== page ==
Technology-Focused Family Interventions in Pediatric Chronic Illness: A Systematic Review
This systematic review provides a synthesis of randomized-controlled trials of technology-focused family interventions for children with chronic illnesses and their families, focused on describing the current state of the literature and generating recommendations for future family systems work in the field of eHealth/mHealth. Twenty-three studies met inclusion criteria and were included in the systematic review. No identified studies featured an mHealth delivery modality. Relevant data were extracted and studies were assessed for quality. There was great variability with regard to intervention factors (e.g., format) and family-centered intervention targets. There is some evidence that eHealth interventions may lead to improvements in particular domains of family functioning (e.g., family conflict) for some groups of participants. However, mixed results and selection of numerous different intervention targets by investigators make it challenging to draw summative conclusions about the overall effectiveness of family systems eHealth interventions. Future research should move beyond feasibility/acceptability studies and examine family-centered processes as primary outcomes. Future research should also consider novel intervention formats to determine whether intervention effects are more robust for certain groups (e.g., individuals who prefer electronic intervention delivery to in-person intervention).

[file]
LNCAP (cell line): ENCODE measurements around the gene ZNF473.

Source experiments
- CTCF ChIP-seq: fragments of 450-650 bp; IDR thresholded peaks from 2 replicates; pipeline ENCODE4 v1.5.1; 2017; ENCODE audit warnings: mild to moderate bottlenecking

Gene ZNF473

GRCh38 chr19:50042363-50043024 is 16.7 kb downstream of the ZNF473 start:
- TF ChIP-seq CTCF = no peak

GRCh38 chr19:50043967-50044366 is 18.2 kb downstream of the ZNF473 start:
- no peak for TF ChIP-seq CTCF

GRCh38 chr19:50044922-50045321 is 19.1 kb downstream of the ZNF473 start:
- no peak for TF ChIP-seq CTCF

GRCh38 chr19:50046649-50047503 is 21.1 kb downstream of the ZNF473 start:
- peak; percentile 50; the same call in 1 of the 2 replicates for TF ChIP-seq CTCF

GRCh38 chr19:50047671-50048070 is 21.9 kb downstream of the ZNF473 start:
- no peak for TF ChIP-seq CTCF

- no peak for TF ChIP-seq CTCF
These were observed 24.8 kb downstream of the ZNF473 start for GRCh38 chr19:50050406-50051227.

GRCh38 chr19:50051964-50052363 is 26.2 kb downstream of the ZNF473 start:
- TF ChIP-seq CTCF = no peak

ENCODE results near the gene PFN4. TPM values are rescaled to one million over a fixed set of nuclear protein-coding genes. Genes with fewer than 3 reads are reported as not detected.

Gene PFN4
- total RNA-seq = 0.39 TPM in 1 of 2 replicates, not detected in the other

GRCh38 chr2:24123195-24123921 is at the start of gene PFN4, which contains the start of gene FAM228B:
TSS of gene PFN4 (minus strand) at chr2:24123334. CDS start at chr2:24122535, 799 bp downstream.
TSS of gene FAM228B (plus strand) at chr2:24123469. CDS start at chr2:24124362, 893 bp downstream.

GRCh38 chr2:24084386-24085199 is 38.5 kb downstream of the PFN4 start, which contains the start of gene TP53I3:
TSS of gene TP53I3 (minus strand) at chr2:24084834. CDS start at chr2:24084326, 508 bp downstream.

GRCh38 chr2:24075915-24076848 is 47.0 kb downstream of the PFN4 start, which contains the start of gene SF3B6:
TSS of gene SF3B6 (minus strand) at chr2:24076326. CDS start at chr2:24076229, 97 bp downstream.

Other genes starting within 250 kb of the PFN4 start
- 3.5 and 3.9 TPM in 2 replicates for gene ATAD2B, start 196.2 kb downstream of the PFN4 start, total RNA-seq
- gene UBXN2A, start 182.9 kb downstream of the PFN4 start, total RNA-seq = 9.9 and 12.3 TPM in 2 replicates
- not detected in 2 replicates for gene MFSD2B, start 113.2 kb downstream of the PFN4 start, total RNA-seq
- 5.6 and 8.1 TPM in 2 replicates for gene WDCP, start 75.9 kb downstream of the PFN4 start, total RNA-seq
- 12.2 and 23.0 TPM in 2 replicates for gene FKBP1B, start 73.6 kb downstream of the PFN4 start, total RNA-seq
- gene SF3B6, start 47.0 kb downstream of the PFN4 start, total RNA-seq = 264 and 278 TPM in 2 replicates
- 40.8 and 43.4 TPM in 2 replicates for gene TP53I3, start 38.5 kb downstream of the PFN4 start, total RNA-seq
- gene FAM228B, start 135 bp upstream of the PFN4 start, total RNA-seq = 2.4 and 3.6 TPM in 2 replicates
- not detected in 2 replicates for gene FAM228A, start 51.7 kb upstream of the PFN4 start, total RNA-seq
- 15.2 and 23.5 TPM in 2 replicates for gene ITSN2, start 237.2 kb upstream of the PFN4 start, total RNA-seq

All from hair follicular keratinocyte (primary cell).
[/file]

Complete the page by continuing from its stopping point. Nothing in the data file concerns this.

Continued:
KeywordsPediatric chronic illness eHealth Technology Family functioning
The authors would like to thank Melissa Alderfer, Ph.D., for her helpful comments on an earlier draft of this manuscript. The PRISMA Statement and the PRISMA Explanation and Elaboration document are distributed under the terms of the Creative Commons Attribution License, which permits unrestricted use, distribution, and reproduction in any medium, provided the original author and source are credited.
Compliance with Ethical Standards
Conflict of interest
Kimberly S. Canter, Jennifer Christofferson, Michele A. Scialla, and Anne E. Kazak declare that they have no conflict of interest.
Human and Animal Rights and Informed Consent
This article does not contain any studies with human participants or animals performed by any of the authors.
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